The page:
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Governor's Message. May 17, 1864:
Electronic Edition.

North Carolina. Governor (1862-1865: Vance)


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First edition, 2000
ca. 52K
Academic Affairs Library, UNC-CH
University of North Carolina at Chapel Hill,
2000.

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Source Description:
(caption) Governor's Message
Z. B. Vance
20 p.
W. W. Holden, Printer to the State.
1864

Call number CC353.03 N87g 1864 (North Carolina Collection, University of North Carolina at Chapel Hill)


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Library of Congress Subject Headings, 21st edition, 1998

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Doc. No. 1.] [ADJ. SES. 1864.

Ordered to be Printed. W. W. Holden, Printer to the State.


GOVERNOR'S MESSAGE.

The Honorable, the General Assembly
of North-Carolina:

        Since your last adjournment, various and important changes in the situation of our affairs have occurred, and many of them require legislative action at your hands.

        The late act of Congress conferring power on the President of the Confederate States, to impose regulations and restrictions on commerce has given rise to such a system, on the part of the Confederate authorities, as will effectually exclude this State from importing any farther supplies for the army or people. The port of Wilmington is now more effectually blockaded from within than without. The terms imposed upon ship owners, being such that a heavy loss is incurred by every voyage--and notwithstanding the said act provides, "That nothing in this act shall be construed to prohibit the Confederate States, or any of them, from importing any of the articles herein enumerated on their own account,"--yet this is so construed by the government, as to compel the States to submit to the same terms as are imposed on private parties; and clearances are refused and the guns of the fortifications brought to bear upon our own vessels to compel a compliance.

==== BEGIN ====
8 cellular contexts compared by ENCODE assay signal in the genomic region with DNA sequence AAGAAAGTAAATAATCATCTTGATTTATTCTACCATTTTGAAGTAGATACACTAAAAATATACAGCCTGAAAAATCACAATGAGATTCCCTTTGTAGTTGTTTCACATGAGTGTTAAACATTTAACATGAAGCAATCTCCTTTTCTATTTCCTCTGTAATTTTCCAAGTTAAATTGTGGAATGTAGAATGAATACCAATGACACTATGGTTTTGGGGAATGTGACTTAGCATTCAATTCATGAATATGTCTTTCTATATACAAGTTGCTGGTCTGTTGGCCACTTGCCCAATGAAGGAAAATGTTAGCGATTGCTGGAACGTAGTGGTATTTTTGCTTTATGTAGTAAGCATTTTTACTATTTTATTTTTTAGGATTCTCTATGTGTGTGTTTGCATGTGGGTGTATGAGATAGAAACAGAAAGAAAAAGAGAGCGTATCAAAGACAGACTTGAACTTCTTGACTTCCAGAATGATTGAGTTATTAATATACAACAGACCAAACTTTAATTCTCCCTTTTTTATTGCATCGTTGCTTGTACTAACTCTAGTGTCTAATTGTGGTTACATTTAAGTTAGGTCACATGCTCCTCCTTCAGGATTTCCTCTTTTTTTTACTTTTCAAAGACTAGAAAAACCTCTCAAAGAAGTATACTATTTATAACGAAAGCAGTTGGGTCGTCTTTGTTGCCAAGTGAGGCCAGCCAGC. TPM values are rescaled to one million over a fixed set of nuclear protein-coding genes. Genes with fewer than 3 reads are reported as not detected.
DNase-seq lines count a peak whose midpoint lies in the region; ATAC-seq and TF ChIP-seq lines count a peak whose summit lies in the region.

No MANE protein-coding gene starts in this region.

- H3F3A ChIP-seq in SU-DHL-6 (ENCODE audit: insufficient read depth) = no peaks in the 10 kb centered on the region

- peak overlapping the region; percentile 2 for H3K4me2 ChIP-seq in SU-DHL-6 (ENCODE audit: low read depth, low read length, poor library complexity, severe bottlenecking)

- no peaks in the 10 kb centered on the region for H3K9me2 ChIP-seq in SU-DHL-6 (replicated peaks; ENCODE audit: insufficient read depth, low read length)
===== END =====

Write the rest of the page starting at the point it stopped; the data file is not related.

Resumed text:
Private parties importing supplies for the government, by contract, for enormous profits, are not taxed by these regulations; yet the State of North-Carolina, importing almost solely the same articles for the same purpose, is compelled to submit to them. I deem it inconsistent with the public interests to refer